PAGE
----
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Year two of the Diploma consists of online study and a chance to take the 12-day practicum in Denmark, the UK, USA or Canada.
AOI has been delivering courses (to a range of professionals) since its inception. Our courses are open to all animal professionals who have a clinical background and fulfil criteria.
Typical delegates would hold one of the following qualifications, before attending year two of the Diploma or any of its modules as CPD.
- A certificate of completion from year one of the AOI Diploma Programme (post-2020)
- An ESO Foundation Certificate (equine).
- An AOI Stage/Level One Foundation Certificate (equine).
- Vluggen Institute EDO graduate, who can demonstrate that they have covered all entry criteria.
- Certification from the Osteopathic Centre for Animals, who can demonstrate that they have covered all entry criteria.
- UCO PG Certificate in Animal Osteopathy, who can demonstrate that they have covered all entry criteria.
- Veterinary physiotherapy degree from a validated school – via AOI’s conversion course.
- Veterinary chiropractic degree from a validated school – via AOI’s conversion course.
- Student of any other animal osteopathic school – via AOI’s conversion course.
- Veterinary certification – as a vet or veterinary nurse, who can also demonstrate additional veterinary physiotherapy qualifications – via AOI’s Equine Osteopathic Conversion Course.
- A Certificate of Completion from AOI’s Equine Osteopathic Conversion Course,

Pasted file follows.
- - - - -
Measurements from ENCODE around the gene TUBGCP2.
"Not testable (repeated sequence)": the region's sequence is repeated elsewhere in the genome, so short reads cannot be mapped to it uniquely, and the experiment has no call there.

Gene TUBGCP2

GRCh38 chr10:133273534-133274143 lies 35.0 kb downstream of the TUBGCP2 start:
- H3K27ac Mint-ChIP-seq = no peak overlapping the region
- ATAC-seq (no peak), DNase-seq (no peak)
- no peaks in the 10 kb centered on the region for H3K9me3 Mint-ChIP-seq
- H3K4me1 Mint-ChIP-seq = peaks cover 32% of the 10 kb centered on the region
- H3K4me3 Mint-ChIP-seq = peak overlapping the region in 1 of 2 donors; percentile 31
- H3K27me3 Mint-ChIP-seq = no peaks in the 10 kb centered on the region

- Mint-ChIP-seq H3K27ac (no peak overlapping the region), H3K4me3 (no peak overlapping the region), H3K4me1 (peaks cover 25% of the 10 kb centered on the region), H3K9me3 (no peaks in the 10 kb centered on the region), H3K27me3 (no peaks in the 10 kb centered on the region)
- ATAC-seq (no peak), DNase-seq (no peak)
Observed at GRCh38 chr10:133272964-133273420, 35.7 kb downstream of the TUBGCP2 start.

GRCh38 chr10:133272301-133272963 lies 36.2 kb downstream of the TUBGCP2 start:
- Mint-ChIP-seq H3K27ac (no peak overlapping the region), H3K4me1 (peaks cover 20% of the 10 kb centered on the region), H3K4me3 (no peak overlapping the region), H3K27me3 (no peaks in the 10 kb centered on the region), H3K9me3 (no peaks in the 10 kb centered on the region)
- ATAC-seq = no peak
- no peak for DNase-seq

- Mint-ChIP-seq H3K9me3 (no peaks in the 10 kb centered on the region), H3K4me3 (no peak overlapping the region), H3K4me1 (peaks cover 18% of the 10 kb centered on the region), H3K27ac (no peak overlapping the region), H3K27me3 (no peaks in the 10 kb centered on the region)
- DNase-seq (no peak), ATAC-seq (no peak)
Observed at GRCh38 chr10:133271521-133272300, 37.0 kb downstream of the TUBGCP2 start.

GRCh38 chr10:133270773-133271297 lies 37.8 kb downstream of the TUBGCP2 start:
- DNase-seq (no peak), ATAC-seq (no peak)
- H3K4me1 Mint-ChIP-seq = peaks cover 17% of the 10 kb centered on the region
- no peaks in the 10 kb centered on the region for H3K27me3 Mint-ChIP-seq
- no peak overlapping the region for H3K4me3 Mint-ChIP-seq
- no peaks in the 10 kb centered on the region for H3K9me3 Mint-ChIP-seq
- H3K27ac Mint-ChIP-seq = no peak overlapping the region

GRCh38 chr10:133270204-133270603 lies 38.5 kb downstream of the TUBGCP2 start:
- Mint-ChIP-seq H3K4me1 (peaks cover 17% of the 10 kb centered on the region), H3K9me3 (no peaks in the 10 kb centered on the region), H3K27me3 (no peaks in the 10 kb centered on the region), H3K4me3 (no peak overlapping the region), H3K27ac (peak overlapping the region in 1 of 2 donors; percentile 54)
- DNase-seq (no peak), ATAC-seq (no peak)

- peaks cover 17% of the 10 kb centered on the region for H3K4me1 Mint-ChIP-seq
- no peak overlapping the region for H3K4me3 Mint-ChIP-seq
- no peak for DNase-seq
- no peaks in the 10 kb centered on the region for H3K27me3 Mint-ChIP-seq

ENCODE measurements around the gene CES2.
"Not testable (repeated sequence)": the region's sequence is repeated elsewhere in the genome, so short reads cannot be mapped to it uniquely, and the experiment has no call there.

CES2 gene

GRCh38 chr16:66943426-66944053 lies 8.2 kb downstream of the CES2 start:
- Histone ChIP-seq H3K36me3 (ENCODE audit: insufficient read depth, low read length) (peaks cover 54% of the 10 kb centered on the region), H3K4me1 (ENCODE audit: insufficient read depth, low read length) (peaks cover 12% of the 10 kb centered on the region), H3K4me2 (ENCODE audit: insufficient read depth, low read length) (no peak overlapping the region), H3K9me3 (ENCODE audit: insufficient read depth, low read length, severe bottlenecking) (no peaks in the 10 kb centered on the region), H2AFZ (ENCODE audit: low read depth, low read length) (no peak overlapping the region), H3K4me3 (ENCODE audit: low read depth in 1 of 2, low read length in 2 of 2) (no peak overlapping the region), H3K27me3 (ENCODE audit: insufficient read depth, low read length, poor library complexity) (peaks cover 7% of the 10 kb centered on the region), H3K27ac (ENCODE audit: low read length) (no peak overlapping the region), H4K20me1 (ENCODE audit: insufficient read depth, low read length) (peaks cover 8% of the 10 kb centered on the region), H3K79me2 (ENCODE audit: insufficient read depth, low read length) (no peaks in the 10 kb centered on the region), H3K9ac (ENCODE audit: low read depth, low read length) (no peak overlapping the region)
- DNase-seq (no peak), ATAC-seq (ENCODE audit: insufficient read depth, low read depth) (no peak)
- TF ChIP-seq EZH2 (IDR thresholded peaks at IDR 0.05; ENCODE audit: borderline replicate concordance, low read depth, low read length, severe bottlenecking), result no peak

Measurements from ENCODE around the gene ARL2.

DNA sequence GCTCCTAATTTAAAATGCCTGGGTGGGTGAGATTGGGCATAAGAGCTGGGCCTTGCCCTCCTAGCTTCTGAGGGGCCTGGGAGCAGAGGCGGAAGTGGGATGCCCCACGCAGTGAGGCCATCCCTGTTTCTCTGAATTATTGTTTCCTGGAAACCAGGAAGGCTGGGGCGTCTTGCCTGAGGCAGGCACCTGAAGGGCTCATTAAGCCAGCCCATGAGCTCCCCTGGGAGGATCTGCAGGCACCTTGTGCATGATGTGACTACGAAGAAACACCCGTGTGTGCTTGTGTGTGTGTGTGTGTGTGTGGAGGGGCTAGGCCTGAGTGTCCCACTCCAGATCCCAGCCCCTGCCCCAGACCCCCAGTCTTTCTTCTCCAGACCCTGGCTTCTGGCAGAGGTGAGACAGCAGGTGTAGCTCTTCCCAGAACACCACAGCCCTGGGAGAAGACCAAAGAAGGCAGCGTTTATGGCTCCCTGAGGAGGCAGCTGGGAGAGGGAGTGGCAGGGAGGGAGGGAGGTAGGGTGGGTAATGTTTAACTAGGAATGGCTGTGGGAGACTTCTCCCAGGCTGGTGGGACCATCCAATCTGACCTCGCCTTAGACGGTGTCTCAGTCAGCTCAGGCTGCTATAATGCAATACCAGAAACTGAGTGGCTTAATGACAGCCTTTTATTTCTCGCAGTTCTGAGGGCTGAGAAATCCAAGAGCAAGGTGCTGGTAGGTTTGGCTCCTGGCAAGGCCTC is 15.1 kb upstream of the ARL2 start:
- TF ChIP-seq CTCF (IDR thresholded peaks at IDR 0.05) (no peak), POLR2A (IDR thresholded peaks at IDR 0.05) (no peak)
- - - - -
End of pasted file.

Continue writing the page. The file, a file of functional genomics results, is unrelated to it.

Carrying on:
Minimum Requirements: In order that ANY practitioner be considered for direct access to year two of the Diploma, they must be able to confirm that they have the following academic knowledge-base and can perform the following tasks on a horse:
- Have an understanding of osteopathic concepts and philosophy and can comfortably integrate that knowledge into your case questioning, assessment process and treatment/management regime, so that it is reflected in your approach as a practitioner.
- Have a robust knowledge of MSK functional equine anatomy, which includes osteology, myology, functional and clinical considerations. This includes the entire axial and appendicular skeleton. A basic knowledge is not adequate.
- Have a sound knowledge of osteopathic principles and concepts as mapped to the equine patient;
- Have a good understanding of common equine orthopaedic conditions.
- Be able to undertake a thorough osteopathic case history – to include physical, emotional and environmental factors – utilising concepts such as the osteopathic sieve.
- Be able to undertake an effective movement/gait analysis.
- Be able to write a clear and concise vet report that professional explains your findings.
- Undertake a thorough, effective and appropriate assessment of the equine patient– actively and passively. This must include ALL joints of the animal and their musculature in a calm, rhythmical and therapeutic manner.
- Consider a logical list of differential hypotheses – based on your assessment and clinical findings;
- Request appropriate tests by a vet if required.
- Conclude with a working hypothesis before the commencement of any treatment;
- Devise an effective treatment plan and undertake appropriate structural treatment – to include: joint specific articulation, soft tissue and stretching;
- Offer sound home advice and a management plan to the owner.
- In line with the above, RPL Diploma entry students must be in regular clinical practice and hold suitable insurance.
If you cannot undertake such a routine (competently and safely) or this process is something that you have not performed in the last 12-months, we highly recommend that you first take year one of our new Diploma. If however, you feel that you have a solid working knowledge of the above content, we recommend that you apply for the Equine Conversion Course.